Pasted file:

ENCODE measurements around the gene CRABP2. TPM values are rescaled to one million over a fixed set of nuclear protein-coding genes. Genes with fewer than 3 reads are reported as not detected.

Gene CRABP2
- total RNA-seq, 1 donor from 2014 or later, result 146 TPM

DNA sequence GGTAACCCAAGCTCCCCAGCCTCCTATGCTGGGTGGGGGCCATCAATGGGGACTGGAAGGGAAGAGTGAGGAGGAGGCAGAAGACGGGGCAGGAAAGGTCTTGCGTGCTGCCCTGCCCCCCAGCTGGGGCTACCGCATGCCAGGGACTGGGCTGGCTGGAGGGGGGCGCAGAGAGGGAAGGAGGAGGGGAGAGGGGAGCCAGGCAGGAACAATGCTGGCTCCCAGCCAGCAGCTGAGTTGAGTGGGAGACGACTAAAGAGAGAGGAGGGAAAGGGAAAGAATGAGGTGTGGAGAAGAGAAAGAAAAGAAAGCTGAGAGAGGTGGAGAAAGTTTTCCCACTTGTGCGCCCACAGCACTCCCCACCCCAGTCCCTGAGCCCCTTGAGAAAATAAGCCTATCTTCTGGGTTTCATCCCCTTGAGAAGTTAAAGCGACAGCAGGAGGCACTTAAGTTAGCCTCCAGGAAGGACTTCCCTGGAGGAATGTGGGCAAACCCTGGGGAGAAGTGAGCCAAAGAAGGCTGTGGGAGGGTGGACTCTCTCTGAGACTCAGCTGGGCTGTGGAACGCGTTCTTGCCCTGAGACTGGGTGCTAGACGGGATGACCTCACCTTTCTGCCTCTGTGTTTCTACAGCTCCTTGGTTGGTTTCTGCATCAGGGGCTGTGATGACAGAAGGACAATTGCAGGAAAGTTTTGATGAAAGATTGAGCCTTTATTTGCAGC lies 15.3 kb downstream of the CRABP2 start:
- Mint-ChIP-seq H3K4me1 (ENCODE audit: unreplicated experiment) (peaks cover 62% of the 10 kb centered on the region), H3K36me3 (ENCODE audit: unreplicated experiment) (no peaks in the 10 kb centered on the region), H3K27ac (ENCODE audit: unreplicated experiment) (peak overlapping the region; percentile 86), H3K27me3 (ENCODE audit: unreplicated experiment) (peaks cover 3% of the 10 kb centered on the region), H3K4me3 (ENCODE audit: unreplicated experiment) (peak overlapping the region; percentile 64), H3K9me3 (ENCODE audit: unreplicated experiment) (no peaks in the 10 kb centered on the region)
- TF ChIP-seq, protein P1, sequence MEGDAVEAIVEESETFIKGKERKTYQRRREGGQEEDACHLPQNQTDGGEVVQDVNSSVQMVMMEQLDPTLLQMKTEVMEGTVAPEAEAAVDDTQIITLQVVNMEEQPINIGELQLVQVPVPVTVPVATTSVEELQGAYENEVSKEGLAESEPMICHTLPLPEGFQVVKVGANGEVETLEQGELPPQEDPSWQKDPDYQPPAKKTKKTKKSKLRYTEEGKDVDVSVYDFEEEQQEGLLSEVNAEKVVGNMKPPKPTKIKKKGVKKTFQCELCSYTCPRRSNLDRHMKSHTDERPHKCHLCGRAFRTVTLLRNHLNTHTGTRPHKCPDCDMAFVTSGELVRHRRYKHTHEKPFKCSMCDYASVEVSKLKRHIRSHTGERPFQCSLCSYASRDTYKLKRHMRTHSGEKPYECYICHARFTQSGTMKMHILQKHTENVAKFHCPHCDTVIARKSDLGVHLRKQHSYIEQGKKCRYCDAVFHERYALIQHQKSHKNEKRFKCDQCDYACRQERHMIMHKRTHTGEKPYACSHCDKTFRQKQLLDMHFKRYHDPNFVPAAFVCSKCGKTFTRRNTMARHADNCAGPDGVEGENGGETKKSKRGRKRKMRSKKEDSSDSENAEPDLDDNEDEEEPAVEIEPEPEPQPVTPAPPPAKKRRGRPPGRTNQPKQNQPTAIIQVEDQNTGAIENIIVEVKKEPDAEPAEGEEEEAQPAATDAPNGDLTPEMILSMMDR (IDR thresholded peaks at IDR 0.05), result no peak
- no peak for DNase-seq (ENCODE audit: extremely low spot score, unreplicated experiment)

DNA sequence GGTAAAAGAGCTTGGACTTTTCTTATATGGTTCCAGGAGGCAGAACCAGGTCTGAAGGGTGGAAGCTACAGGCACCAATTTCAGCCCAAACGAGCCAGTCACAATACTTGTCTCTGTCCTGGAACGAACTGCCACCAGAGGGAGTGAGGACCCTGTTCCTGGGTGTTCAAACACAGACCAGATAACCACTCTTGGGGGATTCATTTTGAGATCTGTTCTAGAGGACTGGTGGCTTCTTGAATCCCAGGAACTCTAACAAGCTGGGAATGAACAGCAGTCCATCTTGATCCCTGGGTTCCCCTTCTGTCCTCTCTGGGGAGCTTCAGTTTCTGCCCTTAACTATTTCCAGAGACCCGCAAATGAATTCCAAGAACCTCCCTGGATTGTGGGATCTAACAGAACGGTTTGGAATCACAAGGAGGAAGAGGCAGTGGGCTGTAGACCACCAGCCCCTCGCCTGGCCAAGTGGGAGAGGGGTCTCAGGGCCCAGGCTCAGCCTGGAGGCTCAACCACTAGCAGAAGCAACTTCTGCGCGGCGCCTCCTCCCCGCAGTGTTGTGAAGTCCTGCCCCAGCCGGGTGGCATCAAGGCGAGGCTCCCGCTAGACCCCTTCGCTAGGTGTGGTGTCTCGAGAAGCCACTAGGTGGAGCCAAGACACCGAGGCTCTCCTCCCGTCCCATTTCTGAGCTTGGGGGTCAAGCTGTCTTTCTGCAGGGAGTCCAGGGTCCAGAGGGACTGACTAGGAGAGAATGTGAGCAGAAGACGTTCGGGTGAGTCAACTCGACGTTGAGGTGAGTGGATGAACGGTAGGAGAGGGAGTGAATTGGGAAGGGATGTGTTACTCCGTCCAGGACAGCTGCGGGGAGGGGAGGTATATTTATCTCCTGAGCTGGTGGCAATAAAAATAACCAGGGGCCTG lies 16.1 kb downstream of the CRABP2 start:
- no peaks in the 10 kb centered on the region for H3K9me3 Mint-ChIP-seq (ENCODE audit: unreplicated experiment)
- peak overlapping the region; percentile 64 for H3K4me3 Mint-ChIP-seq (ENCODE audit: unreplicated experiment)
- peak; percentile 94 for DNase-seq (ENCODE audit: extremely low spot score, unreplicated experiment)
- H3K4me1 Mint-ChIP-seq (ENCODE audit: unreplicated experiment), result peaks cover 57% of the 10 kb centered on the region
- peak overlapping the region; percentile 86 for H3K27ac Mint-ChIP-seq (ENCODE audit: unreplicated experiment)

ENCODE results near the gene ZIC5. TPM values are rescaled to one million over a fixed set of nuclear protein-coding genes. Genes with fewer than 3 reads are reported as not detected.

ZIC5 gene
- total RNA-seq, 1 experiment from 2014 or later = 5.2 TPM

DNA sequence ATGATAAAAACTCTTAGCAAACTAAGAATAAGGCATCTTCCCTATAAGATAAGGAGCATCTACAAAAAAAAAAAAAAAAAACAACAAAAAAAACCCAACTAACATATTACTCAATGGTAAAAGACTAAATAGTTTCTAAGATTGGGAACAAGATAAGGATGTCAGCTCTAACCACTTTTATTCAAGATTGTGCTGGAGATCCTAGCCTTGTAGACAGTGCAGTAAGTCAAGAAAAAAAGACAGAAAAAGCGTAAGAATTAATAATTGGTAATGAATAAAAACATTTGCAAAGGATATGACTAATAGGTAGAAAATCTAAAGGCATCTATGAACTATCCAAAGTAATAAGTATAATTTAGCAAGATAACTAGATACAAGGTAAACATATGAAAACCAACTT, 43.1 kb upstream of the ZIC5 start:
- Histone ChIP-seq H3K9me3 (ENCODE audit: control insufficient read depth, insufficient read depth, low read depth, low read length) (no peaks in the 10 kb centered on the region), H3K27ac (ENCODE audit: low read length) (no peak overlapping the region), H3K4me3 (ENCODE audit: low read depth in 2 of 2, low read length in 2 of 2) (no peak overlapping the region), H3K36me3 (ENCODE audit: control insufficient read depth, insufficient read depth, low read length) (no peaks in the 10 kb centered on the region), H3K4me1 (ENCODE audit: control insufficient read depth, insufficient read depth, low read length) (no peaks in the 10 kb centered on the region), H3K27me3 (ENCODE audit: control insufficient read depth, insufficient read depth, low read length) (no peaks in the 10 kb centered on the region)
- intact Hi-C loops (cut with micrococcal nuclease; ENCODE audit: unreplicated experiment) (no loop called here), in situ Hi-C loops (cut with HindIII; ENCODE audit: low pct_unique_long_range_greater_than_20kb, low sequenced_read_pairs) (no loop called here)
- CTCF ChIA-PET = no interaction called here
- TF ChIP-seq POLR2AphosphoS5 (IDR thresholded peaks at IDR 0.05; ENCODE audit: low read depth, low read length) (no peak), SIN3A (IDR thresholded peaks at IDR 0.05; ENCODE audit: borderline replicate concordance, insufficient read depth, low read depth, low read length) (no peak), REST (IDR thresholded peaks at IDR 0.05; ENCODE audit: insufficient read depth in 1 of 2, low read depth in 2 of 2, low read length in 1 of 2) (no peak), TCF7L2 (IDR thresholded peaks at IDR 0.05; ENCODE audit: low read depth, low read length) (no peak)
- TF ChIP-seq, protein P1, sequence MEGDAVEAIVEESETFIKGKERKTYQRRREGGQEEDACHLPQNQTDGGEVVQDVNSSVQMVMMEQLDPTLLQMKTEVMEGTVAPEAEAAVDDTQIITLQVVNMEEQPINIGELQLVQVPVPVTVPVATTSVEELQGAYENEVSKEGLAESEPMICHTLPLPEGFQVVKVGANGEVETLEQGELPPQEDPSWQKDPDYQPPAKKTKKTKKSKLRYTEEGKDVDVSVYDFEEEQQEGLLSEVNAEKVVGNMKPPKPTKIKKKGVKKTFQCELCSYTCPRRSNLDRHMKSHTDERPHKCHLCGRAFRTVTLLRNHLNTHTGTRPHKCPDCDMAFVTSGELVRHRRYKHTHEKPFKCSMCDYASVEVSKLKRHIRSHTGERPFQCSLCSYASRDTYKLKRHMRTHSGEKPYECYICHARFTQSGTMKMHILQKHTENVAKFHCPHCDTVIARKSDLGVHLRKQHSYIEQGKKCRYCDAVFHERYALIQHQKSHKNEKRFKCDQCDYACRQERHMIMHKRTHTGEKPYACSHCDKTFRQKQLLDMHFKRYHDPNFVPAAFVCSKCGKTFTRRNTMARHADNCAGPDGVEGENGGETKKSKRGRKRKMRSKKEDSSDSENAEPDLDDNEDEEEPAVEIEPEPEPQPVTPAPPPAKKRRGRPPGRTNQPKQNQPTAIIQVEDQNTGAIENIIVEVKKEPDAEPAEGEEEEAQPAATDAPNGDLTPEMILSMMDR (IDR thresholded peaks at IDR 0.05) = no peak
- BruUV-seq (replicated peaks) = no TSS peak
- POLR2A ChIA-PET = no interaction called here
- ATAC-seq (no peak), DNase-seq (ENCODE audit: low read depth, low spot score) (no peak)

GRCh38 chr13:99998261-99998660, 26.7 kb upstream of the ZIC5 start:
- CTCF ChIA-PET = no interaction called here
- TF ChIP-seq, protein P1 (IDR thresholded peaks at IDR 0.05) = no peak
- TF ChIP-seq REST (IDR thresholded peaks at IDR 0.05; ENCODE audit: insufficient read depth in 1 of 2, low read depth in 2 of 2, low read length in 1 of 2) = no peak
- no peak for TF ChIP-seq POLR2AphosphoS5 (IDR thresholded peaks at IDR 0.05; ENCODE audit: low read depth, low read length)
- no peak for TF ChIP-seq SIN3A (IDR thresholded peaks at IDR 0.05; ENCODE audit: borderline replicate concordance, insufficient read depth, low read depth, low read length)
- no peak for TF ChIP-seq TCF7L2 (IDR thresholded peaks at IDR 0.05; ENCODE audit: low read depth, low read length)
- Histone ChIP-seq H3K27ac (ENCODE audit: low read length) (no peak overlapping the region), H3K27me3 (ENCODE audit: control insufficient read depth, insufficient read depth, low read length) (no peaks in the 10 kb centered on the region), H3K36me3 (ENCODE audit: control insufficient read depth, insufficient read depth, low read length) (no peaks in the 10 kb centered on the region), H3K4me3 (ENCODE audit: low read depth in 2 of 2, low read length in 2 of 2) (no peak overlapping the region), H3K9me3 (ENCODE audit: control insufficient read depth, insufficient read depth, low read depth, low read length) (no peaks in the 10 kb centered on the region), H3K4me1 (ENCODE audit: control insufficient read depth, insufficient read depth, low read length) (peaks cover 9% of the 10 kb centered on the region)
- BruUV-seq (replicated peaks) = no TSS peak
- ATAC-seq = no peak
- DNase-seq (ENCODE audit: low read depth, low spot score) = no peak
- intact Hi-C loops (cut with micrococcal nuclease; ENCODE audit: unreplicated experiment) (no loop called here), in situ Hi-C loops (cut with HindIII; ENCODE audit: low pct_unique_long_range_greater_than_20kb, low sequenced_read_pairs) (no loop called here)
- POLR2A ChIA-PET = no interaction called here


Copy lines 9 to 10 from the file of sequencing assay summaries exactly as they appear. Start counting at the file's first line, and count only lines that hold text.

- no peaks in the 10 kb centered on the region for H3K9me3 Mint-ChIP-seq (ENCODE audit: unreplicated experiment)
- peak overlapping the region; percentile 64 for H3K4me3 Mint-ChIP-seq (ENCODE audit: unreplicated experiment)